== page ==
Our specialty is working with clean tech and clean energy innovators, along with 3D printing and ag tech. Most people hear “clean tech” or “clean energy” and think that means working in engineering or another technical STEM career. Marketing has a place at the table, too! When is the last time you saw a successful innovation company, start-up or otherwise, that didn’t have a need for marketing? Never (I hope). I love helping tech-centric companies develop their brands and positioning, demonstrate their expertise, and then show off their brands genuinely and consistently. There are so many innovative companies coming up with solutions that make our world a better place, and those stories need to be shared.

Some people think marketing is simply about putting content on the company website or coming up with the next idea for your digital ad campaign. While those tactics are all creative, building a brand that cuts through the extraneous noise — that’s when the fun really starts. I love rolling up my sleeves, poking, prodding and understanding a customer’s pain points — that’s when what we do becomes really fun.

Which new work projects excite you most?

WomenInCleanEnergy.com and this initiative to collect and share the stories of women in technology, clean energy and beyond is one of my current favorites. Women’s voices need to be heard, and their stories told.

What role has mentorship played in your career?

My high school FHA advisor, Mrs. Sederstrom was my mentor before I knew what that meant. She encouraged me to get involved with leadership roles within the regional organization. She believed in me when I didn’t know what I was capable of doing.

What advice would you give young women who want to pursue a career in clean energy?

Find a mentor and believe it when she tells you that you can do anything you set your mind on. In the male-dominated world of high tech, it’s critical that women take an active part.

What is the most difficult vocational challenge you’ve overcome as a woman?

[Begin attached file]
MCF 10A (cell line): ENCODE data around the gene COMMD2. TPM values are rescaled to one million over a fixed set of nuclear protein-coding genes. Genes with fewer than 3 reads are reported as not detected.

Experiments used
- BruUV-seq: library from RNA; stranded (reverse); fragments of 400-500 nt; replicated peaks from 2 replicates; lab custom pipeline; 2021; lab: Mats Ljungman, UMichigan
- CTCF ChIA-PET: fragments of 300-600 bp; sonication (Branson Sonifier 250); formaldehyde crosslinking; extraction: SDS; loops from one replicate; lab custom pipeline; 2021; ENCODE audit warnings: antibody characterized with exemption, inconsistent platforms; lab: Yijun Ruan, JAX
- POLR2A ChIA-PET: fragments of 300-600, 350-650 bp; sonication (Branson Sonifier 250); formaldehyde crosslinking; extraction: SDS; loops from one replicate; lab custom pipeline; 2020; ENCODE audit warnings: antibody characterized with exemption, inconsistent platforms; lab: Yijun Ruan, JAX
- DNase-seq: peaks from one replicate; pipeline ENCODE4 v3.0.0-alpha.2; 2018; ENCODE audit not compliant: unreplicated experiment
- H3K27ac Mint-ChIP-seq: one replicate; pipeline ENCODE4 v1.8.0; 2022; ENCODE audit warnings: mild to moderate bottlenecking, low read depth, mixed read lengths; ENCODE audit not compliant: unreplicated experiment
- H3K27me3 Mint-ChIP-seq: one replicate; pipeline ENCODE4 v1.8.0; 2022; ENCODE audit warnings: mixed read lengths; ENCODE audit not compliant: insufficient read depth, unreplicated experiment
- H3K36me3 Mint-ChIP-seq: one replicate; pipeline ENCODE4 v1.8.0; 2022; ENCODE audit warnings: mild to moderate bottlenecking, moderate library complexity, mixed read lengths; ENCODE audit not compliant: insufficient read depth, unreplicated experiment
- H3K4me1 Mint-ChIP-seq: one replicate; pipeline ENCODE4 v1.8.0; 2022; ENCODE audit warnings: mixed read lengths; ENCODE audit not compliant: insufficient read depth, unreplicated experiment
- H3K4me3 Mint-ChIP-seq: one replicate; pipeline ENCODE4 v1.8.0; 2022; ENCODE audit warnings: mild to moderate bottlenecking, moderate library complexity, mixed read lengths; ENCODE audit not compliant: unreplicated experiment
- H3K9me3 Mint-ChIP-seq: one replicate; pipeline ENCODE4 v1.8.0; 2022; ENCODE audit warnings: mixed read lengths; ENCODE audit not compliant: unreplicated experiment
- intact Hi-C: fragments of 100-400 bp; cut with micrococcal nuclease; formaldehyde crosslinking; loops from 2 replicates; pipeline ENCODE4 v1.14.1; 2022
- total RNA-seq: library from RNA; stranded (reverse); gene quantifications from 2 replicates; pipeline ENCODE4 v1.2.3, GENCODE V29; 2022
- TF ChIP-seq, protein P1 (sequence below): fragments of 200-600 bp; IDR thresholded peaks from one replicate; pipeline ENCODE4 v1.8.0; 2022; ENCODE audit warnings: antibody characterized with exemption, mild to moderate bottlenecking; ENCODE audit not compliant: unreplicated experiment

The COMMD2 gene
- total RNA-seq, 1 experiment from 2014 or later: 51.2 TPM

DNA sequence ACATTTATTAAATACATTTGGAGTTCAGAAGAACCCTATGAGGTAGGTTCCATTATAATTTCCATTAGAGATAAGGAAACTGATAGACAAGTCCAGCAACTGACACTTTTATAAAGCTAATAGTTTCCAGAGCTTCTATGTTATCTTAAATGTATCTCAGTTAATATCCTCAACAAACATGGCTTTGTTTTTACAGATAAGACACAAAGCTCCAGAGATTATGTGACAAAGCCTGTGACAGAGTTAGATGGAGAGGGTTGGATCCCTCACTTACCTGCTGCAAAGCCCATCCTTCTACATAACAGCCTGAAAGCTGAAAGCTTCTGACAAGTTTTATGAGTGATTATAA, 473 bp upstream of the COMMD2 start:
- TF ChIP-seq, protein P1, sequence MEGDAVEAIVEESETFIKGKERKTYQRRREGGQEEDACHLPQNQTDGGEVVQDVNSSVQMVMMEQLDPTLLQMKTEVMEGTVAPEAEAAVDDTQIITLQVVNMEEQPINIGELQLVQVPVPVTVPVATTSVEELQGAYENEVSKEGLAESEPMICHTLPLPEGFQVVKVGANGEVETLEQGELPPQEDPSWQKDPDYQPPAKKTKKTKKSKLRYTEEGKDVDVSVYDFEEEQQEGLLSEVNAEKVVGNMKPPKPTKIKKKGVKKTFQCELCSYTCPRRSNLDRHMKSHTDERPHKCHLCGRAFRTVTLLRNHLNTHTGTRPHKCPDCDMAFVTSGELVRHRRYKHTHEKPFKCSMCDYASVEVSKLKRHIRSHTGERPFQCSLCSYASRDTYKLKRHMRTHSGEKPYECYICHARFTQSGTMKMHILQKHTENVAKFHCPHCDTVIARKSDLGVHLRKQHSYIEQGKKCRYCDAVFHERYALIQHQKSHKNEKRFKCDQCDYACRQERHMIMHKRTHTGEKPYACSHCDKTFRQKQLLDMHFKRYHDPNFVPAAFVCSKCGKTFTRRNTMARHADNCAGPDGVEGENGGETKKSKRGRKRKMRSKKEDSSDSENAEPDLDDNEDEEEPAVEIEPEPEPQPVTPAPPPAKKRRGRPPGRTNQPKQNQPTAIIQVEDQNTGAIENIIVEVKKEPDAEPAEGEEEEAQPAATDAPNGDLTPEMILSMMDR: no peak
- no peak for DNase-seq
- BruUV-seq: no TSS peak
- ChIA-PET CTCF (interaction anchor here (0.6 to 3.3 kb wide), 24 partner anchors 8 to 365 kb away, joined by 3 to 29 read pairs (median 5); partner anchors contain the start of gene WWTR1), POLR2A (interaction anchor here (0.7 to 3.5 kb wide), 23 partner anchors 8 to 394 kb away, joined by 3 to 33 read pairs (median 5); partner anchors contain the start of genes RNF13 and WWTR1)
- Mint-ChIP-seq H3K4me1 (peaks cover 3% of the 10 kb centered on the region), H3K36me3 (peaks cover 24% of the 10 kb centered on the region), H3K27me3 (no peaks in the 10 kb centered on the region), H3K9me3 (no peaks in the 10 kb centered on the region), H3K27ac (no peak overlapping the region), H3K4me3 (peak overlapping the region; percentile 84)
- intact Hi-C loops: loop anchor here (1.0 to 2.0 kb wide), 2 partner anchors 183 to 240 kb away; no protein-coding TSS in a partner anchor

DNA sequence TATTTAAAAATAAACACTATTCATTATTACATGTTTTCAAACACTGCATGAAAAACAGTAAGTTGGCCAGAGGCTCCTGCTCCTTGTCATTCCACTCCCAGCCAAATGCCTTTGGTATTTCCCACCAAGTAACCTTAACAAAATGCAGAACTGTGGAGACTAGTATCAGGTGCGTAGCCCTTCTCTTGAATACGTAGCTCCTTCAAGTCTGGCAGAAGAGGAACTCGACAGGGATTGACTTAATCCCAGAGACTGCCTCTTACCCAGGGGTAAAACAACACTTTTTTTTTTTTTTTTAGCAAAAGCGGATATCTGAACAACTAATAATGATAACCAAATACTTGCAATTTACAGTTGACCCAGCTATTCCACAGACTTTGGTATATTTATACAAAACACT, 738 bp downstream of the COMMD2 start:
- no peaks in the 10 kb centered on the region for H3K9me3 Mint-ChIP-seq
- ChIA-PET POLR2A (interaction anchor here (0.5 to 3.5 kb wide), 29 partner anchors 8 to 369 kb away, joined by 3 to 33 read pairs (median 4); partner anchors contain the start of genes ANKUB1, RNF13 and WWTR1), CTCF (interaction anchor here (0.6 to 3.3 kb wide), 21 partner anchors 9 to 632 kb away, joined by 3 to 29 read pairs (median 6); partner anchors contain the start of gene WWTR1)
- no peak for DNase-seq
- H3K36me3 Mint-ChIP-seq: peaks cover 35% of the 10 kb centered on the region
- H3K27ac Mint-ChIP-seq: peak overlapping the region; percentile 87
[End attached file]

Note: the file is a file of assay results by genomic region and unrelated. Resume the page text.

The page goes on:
I was a single mom early in my career, and the challenges of raising my kids while working full-time was tough. I could not have done it without the support of my family and friends. When your Mom is willing to take care of your kid with chicken pox – then you know you have a strong support system!

What would you change in the clean energy work space to make it more equitable for women?

Technology companies can provide more support for women as we focus on taking care of our families with flexible work schedules, equal pay and a level playing field in career advancement.

What do you consider your biggest career success?

As a business owner, I’ve always been involved with organizations that help women in business succeed. I believe that when women work together to magnify and amplify one another’s voices, the world is a kinder, smarter place. As a board member of both Colorado C3E and Pretty Brainy, a girl-focused STEAM (STEM + art) nonprofit, I have had the opportunity to meet and support some of the smartest, most creative women I’ve ever known. That’s hard to beat.

What do you want your legacy to be?

For me it’s all about getting stuff done. Doing that while helping women advance their careers is the best gift I can give.How do you think C3E can encourage more women to pursue a career in clean energy?

By supporting one another through networking, encouragement and amplifying one another’s stories, we can — and do — make the world a better place. I’ve seen a handful of Women in (fill in the blank) initiatives out in the world and truly admire what they are doing to advance women in all kinds of tech and STEM fields. I am most inspired by how Women in 3D Printing are taking action to advance women in the male-dominated additive manufacturing industry.

Now more than ever, women supporting each other is critically important. The Women in Clean Energy initiative will help increase the visibility of women in the clean energy industry through shared stories, which will hopefully encourage more women to contribute to clean energy innovation.